Page:Popular Science Monthly Volume 20.djvu/223

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211
A HALF-CENTURY OF SCIENCE.

regard the entire material universe as a gigantic engine, and that after long use we have exhausted all the fuel (in its most general sense) in the world; then all the energy available will have become dissipated, and we shall have arrived at a condition of things from which there is no apparent escape.

 

Professor Frankland has been so good as to draw up for me the following account of the progress of chemistry during the last half-century: Most of the elements had been discovered before 1830, the majority of the rarer elements since the beginning of the century. In addition to these the following five have been discovered, three of them by Mosander, viz.: lanthanum in 1839, didymium in 1842, and erbium in 1843. Ruthenium was discovered by Claus in 1843, and niobium by Rose in 1844. Spectrum analysis has added five to the list, viz.: cæsium and rubidium, which were discovered by Bunsen and Kirchhoff in 1860; thallium, by Crookes in 1861; indium, by Reich and Richter in 1863; and gallium, by Lecoq de Boisbaudran in 1875.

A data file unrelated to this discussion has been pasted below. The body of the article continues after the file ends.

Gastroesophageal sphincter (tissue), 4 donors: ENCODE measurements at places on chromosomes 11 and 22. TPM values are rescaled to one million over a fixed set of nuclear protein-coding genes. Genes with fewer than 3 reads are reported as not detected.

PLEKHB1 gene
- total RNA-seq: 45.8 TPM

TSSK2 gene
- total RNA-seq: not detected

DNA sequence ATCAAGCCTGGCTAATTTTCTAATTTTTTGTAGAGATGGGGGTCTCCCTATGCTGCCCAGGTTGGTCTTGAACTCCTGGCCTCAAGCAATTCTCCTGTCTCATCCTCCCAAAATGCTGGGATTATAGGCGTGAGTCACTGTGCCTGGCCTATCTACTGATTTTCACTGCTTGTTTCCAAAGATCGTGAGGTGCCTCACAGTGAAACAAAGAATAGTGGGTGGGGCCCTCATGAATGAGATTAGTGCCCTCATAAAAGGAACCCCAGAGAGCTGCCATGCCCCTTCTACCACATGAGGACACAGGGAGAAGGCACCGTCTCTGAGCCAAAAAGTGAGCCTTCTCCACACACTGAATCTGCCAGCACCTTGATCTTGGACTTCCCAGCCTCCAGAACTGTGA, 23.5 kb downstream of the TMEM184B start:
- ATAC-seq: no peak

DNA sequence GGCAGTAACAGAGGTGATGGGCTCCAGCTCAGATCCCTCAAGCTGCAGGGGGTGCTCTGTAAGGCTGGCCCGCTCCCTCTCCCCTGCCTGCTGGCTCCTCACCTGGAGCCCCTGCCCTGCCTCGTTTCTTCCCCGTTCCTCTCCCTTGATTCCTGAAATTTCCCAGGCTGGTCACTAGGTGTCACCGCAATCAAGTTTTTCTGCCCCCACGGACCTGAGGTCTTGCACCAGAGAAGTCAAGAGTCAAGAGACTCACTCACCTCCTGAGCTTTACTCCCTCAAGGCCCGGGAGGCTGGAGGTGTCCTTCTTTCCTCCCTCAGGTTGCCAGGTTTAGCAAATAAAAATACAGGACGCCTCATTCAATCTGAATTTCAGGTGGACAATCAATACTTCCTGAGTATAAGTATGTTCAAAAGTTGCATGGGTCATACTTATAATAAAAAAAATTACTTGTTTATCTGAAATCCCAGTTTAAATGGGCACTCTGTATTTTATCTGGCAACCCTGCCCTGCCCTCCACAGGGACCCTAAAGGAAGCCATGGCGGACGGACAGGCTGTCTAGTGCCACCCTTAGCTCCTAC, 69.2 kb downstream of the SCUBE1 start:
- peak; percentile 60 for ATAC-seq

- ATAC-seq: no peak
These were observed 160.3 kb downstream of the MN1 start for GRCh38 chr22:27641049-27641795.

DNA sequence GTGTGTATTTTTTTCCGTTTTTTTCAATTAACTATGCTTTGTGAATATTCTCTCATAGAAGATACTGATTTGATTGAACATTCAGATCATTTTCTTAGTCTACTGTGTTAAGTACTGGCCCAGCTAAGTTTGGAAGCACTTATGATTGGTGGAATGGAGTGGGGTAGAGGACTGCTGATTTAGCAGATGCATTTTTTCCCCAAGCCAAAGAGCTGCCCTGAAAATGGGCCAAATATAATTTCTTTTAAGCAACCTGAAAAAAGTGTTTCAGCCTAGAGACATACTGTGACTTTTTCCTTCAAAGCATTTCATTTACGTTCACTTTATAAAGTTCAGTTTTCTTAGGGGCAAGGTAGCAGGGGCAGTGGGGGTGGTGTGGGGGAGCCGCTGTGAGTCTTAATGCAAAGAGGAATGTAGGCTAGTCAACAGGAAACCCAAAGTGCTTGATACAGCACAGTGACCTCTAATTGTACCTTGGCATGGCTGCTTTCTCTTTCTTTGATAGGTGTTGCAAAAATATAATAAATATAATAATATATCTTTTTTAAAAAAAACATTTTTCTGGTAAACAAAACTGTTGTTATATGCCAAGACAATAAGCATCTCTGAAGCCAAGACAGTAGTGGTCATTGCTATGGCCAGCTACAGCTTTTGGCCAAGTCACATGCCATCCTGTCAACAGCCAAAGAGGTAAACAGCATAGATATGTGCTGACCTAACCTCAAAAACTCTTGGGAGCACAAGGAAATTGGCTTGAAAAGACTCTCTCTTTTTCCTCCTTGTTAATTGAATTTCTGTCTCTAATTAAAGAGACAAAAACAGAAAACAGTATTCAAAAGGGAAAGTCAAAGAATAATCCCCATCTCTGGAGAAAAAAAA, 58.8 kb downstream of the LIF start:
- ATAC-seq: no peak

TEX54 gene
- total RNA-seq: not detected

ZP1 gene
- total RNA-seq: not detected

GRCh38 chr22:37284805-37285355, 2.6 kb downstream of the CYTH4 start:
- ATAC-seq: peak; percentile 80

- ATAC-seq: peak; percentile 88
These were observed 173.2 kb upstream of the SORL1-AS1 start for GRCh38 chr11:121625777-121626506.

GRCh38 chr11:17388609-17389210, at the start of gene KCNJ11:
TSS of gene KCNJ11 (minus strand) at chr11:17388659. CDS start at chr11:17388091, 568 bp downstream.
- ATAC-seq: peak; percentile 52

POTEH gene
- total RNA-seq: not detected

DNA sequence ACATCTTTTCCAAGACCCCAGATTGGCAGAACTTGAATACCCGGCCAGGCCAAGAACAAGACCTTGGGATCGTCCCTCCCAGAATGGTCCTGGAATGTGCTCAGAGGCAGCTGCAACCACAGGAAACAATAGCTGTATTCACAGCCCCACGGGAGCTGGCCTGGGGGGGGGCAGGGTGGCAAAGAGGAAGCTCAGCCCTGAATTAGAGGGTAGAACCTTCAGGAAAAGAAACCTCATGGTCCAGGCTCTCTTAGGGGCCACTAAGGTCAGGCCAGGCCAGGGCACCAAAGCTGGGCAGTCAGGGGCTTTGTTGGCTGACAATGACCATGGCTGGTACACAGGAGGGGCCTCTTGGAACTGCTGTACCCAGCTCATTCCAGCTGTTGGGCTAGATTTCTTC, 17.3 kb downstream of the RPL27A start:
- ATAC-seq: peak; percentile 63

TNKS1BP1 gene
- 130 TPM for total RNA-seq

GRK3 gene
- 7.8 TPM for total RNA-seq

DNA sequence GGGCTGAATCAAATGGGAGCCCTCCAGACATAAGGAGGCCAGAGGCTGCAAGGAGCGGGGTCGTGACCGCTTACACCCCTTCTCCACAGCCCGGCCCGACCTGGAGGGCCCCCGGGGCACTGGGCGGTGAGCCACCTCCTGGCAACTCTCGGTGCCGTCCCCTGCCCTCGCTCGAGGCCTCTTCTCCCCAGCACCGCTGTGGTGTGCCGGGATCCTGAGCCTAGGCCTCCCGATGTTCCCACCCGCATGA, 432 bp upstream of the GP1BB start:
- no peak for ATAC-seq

As regards theoretical views, the atomic theory, the foundation of scientific chemistry, had been propounded by Dalton (1804-1808). The three laws which have been chiefly instrumental in establishing the true atomic weights of the elements—the law of Avogadro (1811), that equal volumes of gases, under the same conditions of temperature and pressure, contain equal numbers of molecules; the law of Dulong and Petit (1819), that the capacities for heat of the atoms of the various elements are equal; and Mitscherlich's law of isomorphism (1819), according to which equal numbers of atoms of elements belonging to the same class may replace each other in a compound without altering the crystalline form of the latter—had been enunciated in quick succession; but the true application of these three laws., though in every case distinctly stated by the discoverers, failed to be generally made, and it was not till the rectification of the atomic weights by Cannizzaro, in 1858, that these important discoveries bore fruit.

In organic chemistry the views most generally held about the year 1830 were expressed in the radical theory of Berzelius. This theory, which was first stated in its electro-chemical and dualistic form by its author in 1817, received a further development at his hands in 1834, after the discovery of the benzoyl-radical by Liebig and Wöhler. In the same year (1834), however, a discovery was made by Dumas, which was destined profoundly to modify the electro-chemical portion of the theory, and even to overthrow the form of it put forth by Berzelius. Dumas showed that an electro-negative element, such as chlorine, might replace, atom for atom, an electro-positive element like hydrogen, in some cases without much alteration in the character of the compound. This law of substitution has formed a necessary portion of every chemical theory which has been proposed since its discovery,